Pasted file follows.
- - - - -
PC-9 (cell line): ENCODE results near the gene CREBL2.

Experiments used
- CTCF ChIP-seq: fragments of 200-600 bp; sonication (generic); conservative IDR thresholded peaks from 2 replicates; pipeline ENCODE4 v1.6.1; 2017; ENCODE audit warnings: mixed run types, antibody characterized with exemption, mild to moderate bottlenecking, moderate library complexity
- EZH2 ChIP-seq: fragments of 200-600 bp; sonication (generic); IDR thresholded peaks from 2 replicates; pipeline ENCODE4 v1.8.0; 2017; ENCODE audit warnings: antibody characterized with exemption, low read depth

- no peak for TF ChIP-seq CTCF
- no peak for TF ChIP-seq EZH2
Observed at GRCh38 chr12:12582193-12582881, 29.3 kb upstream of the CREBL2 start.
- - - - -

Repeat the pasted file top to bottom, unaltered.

PC-9 (cell line): ENCODE results near the gene CREBL2.

Experiments used
- CTCF ChIP-seq: fragments of 200-600 bp; sonication (generic); conservative IDR thresholded peaks from 2 replicates; pipeline ENCODE4 v1.6.1; 2017; ENCODE audit warnings: mixed run types, antibody characterized with exemption, mild to moderate bottlenecking, moderate library complexity
- EZH2 ChIP-seq: fragments of 200-600 bp; sonication (generic); IDR thresholded peaks from 2 replicates; pipeline ENCODE4 v1.8.0; 2017; ENCODE audit warnings: antibody characterized with exemption, low read depth

- no peak for TF ChIP-seq CTCF
- no peak for TF ChIP-seq EZH2
Observed at GRCh38 chr12:12582193-12582881, 29.3 kb upstream of the CREBL2 start.